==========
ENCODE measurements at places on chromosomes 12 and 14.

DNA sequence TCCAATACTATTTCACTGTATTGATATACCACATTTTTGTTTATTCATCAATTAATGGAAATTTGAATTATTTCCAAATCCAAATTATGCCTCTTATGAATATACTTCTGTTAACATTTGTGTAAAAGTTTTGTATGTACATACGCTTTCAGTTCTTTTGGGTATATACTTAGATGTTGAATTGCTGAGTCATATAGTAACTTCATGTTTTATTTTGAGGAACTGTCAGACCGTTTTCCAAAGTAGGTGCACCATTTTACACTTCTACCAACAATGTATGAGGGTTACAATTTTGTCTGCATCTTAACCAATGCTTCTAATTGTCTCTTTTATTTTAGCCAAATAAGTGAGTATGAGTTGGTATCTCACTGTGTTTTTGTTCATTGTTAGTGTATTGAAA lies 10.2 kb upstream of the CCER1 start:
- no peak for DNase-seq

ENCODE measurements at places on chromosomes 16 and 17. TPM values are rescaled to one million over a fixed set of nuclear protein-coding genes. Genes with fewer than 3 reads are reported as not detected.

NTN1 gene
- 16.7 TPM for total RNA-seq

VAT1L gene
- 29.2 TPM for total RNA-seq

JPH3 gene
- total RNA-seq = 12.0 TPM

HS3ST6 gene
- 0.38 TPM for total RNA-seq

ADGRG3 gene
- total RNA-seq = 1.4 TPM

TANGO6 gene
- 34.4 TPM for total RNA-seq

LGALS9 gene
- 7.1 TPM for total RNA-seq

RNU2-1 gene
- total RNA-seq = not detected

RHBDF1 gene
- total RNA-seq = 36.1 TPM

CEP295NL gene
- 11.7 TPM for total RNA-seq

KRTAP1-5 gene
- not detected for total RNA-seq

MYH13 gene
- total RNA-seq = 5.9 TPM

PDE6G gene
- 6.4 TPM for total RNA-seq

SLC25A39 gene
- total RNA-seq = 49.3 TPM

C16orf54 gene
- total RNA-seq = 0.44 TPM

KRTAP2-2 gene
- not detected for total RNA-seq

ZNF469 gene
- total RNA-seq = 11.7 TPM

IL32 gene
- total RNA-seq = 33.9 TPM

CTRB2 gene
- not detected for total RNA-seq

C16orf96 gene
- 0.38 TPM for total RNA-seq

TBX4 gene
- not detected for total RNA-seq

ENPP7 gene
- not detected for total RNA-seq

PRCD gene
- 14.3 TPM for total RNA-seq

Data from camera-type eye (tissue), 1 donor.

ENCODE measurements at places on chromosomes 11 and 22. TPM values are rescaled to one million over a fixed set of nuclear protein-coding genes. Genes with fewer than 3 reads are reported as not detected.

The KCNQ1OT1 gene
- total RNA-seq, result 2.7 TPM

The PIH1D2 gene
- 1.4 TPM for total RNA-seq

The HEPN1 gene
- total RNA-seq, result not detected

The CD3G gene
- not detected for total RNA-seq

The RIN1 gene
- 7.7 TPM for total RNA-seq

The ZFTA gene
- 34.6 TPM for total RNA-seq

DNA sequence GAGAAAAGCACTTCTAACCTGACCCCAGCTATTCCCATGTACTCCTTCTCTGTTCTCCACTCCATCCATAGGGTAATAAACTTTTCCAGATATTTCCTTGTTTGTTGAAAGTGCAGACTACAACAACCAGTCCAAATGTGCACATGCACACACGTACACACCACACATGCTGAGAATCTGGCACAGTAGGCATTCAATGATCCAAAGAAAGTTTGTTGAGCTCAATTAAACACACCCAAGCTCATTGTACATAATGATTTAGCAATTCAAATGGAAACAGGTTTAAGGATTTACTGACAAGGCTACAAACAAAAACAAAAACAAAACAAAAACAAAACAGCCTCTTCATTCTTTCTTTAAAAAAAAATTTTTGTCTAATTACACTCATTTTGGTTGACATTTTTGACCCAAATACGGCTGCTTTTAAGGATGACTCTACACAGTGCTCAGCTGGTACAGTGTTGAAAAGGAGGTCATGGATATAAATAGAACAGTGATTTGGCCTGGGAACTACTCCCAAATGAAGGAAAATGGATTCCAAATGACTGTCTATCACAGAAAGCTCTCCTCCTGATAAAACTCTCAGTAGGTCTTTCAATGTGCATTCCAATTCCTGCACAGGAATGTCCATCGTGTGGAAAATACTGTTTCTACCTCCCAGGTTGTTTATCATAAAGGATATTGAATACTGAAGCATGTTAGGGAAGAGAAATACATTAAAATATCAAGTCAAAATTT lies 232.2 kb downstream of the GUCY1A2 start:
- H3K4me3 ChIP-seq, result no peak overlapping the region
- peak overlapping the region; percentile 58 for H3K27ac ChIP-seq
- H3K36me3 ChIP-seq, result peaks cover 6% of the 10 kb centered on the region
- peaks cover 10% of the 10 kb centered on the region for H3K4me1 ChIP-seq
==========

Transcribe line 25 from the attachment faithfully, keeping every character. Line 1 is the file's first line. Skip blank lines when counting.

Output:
KRTAP1-5 gene